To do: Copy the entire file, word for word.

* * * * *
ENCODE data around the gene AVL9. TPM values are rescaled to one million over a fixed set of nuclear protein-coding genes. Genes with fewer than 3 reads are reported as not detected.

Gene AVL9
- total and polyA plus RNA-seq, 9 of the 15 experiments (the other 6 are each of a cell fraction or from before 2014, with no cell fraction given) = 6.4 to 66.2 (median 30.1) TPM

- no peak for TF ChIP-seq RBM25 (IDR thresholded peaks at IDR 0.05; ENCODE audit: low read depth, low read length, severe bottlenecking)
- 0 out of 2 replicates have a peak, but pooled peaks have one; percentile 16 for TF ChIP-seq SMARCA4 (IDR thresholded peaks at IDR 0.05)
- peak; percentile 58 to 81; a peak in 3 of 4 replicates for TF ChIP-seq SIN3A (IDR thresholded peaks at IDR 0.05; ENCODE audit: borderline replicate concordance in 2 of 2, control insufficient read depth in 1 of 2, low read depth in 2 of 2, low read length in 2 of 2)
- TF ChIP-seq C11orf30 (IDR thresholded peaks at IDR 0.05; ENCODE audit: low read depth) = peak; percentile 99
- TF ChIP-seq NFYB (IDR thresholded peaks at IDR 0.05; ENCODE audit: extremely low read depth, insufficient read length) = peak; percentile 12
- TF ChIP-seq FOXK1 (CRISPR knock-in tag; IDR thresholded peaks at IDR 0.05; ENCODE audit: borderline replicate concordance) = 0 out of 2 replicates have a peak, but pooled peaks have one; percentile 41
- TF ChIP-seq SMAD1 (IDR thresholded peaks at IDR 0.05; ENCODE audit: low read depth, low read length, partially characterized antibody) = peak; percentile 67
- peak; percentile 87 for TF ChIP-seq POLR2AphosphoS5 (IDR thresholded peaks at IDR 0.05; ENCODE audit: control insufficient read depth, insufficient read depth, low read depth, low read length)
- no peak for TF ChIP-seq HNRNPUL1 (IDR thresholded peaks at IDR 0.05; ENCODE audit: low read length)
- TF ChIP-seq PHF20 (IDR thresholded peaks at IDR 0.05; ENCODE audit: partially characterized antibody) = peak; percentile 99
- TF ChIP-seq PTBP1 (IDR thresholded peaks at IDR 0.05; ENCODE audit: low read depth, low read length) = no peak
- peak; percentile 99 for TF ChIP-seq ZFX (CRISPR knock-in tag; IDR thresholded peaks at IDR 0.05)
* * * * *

ENCODE data around the gene AVL9. TPM values are rescaled to one million over a fixed set of nuclear protein-coding genes. Genes with fewer than 3 reads are reported as not detected.

Gene AVL9
- total and polyA plus RNA-seq, 9 of the 15 experiments (the other 6 are each of a cell fraction or from before 2014, with no cell fraction given) = 6.4 to 66.2 (median 30.1) TPM

- no peak for TF ChIP-seq RBM25 (IDR thresholded peaks at IDR 0.05; ENCODE audit: low read depth, low read length, severe bottlenecking)
- 0 out of 2 replicates have a peak, but pooled peaks have one; percentile 16 for TF ChIP-seq SMARCA4 (IDR thresholded peaks at IDR 0.05)
- peak; percentile 58 to 81; a peak in 3 of 4 replicates for TF ChIP-seq SIN3A (IDR thresholded peaks at IDR 0.05; ENCODE audit: borderline replicate concordance in 2 of 2, control insufficient read depth in 1 of 2, low read depth in 2 of 2, low read length in 2 of 2)
- TF ChIP-seq C11orf30 (IDR thresholded peaks at IDR 0.05; ENCODE audit: low read depth) = peak; percentile 99
- TF ChIP-seq NFYB (IDR thresholded peaks at IDR 0.05; ENCODE audit: extremely low read depth, insufficient read length) = peak; percentile 12
- TF ChIP-seq FOXK1 (CRISPR knock-in tag; IDR thresholded peaks at IDR 0.05; ENCODE audit: borderline replicate concordance) = 0 out of 2 replicates have a peak, but pooled peaks have one; percentile 41
- TF ChIP-seq SMAD1 (IDR thresholded peaks at IDR 0.05; ENCODE audit: low read depth, low read length, partially characterized antibody) = peak; percentile 67
- peak; percentile 87 for TF ChIP-seq POLR2AphosphoS5 (IDR thresholded peaks at IDR 0.05; ENCODE audit: control insufficient read depth, insufficient read depth, low read depth, low read length)
- no peak for TF ChIP-seq HNRNPUL1 (IDR thresholded peaks at IDR 0.05; ENCODE audit: low read length)
- TF ChIP-seq PHF20 (IDR thresholded peaks at IDR 0.05; ENCODE audit: partially characterized antibody) = peak; percentile 99
- TF ChIP-seq PTBP1 (IDR thresholded peaks at IDR 0.05; ENCODE audit: low read depth, low read length) = no peak
- peak; percentile 99 for TF ChIP-seq ZFX (CRISPR knock-in tag; IDR thresholded peaks at IDR 0.05)